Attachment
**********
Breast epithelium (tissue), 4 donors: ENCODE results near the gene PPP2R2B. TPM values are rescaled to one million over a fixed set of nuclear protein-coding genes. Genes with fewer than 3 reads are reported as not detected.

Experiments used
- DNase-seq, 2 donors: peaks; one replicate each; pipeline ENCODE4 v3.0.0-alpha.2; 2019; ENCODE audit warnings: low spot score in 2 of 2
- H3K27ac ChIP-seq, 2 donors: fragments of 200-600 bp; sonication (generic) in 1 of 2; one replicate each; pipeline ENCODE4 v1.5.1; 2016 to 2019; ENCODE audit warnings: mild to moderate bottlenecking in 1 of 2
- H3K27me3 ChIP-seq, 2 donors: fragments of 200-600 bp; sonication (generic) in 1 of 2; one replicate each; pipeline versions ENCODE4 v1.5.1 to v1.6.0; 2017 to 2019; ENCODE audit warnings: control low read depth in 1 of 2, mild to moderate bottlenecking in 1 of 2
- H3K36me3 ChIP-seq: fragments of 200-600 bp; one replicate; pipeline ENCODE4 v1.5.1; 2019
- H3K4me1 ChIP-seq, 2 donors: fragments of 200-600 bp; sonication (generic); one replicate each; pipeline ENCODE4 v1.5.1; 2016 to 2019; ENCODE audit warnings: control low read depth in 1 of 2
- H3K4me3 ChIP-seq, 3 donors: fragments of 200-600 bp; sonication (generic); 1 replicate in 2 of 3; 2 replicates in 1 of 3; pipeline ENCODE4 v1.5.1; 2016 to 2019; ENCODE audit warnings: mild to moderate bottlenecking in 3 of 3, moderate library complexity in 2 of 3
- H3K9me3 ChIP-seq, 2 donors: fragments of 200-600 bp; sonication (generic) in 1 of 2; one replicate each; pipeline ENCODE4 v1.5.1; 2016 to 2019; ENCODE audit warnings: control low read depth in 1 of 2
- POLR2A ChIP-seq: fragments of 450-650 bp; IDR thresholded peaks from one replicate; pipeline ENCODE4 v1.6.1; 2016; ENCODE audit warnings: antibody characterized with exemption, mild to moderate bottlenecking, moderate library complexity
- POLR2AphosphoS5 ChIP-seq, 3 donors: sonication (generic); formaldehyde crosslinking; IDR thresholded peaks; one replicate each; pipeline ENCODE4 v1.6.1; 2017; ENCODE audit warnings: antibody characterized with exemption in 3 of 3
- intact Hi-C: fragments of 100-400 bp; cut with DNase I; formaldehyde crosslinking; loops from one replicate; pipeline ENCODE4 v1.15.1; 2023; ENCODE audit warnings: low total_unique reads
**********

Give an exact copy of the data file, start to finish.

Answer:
Breast epithelium (tissue), 4 donors: ENCODE results near the gene PPP2R2B. TPM values are rescaled to one million over a fixed set of nuclear protein-coding genes. Genes with fewer than 3 reads are reported as not detected.

Experiments used
- DNase-seq, 2 donors: peaks; one replicate each; pipeline ENCODE4 v3.0.0-alpha.2; 2019; ENCODE audit warnings: low spot score in 2 of 2
- H3K27ac ChIP-seq, 2 donors: fragments of 200-600 bp; sonication (generic) in 1 of 2; one replicate each; pipeline ENCODE4 v1.5.1; 2016 to 2019; ENCODE audit warnings: mild to moderate bottlenecking in 1 of 2
- H3K27me3 ChIP-seq, 2 donors: fragments of 200-600 bp; sonication (generic) in 1 of 2; one replicate each; pipeline versions ENCODE4 v1.5.1 to v1.6.0; 2017 to 2019; ENCODE audit warnings: control low read depth in 1 of 2, mild to moderate bottlenecking in 1 of 2
- H3K36me3 ChIP-seq: fragments of 200-600 bp; one replicate; pipeline ENCODE4 v1.5.1; 2019
- H3K4me1 ChIP-seq, 2 donors: fragments of 200-600 bp; sonication (generic); one replicate each; pipeline ENCODE4 v1.5.1; 2016 to 2019; ENCODE audit warnings: control low read depth in 1 of 2
- H3K4me3 ChIP-seq, 3 donors: fragments of 200-600 bp; sonication (generic); 1 replicate in 2 of 3; 2 replicates in 1 of 3; pipeline ENCODE4 v1.5.1; 2016 to 2019; ENCODE audit warnings: mild to moderate bottlenecking in 3 of 3, moderate library complexity in 2 of 3
- H3K9me3 ChIP-seq, 2 donors: fragments of 200-600 bp; sonication (generic) in 1 of 2; one replicate each; pipeline ENCODE4 v1.5.1; 2016 to 2019; ENCODE audit warnings: control low read depth in 1 of 2
- POLR2A ChIP-seq: fragments of 450-650 bp; IDR thresholded peaks from one replicate; pipeline ENCODE4 v1.6.1; 2016; ENCODE audit warnings: antibody characterized with exemption, mild to moderate bottlenecking, moderate library complexity
- POLR2AphosphoS5 ChIP-seq, 3 donors: sonication (generic); formaldehyde crosslinking; IDR thresholded peaks; one replicate each; pipeline ENCODE4 v1.6.1; 2017; ENCODE audit warnings: antibody characterized with exemption in 3 of 3
- intact Hi-C: fragments of 100-400 bp; cut with DNase I; formaldehyde crosslinking; loops from one replicate; pipeline ENCODE4 v1.15.1; 2023; ENCODE audit warnings: low total_unique reads